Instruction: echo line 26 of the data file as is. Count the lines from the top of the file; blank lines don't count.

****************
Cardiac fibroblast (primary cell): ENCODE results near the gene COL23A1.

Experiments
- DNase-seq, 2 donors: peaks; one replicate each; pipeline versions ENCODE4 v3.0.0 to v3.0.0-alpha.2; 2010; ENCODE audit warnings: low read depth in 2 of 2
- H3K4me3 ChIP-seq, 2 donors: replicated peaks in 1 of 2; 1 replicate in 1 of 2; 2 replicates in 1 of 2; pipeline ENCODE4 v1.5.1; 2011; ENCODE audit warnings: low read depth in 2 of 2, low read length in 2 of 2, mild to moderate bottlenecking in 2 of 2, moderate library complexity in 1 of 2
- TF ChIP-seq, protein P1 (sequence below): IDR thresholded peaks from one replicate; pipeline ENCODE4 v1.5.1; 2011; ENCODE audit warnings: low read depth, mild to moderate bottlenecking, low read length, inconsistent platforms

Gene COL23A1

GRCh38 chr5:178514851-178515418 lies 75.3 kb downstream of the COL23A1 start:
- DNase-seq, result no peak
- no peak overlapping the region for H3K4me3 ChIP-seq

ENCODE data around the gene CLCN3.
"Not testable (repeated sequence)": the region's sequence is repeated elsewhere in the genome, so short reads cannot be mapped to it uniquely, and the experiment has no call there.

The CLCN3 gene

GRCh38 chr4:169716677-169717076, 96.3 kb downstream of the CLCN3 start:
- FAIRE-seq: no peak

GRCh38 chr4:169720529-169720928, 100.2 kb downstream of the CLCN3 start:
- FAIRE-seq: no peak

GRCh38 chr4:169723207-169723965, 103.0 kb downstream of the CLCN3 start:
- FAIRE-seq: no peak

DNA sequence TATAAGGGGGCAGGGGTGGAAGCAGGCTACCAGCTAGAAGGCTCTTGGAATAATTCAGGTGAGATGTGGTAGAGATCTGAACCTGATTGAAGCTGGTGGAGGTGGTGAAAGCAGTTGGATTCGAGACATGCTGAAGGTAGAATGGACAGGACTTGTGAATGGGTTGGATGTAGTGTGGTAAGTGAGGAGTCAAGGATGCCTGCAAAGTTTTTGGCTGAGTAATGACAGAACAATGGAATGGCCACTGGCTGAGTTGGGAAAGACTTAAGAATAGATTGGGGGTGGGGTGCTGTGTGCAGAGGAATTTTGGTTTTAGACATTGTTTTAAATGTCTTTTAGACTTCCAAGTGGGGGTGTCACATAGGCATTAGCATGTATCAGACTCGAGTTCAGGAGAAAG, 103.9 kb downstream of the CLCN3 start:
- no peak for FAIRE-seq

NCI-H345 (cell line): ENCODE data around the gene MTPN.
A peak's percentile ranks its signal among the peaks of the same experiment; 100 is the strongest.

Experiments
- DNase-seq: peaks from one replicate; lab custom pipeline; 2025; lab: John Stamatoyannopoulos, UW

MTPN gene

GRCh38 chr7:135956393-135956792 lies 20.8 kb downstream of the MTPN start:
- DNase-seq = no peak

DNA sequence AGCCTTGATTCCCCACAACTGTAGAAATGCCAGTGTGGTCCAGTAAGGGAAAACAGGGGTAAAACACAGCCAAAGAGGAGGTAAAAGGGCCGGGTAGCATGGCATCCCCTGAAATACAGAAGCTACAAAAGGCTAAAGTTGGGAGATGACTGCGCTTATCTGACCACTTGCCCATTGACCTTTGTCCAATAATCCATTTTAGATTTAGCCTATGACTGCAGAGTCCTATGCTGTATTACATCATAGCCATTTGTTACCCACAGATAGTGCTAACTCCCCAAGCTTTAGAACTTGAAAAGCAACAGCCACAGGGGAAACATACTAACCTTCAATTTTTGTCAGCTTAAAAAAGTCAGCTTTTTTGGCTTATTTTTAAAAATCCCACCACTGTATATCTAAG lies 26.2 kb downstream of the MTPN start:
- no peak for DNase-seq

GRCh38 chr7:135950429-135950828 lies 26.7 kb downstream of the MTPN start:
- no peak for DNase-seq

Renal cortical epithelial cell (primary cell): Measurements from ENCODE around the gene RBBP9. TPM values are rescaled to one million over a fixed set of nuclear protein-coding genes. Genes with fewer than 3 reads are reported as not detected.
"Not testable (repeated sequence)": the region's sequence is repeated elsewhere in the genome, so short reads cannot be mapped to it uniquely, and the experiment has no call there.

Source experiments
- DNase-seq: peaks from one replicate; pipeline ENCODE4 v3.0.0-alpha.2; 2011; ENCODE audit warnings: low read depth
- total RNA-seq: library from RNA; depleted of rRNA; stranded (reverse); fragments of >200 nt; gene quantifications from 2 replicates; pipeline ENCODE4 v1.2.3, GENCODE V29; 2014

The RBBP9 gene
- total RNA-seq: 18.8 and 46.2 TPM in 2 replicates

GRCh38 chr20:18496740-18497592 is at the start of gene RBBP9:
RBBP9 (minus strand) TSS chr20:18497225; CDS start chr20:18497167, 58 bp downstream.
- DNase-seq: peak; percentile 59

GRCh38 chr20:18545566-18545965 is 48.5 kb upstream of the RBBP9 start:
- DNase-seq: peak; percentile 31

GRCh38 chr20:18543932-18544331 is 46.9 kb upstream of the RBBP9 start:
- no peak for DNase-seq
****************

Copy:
GRCh38 chr7:135956393-135956792 lies 20.8 kb downstream of the MTPN start: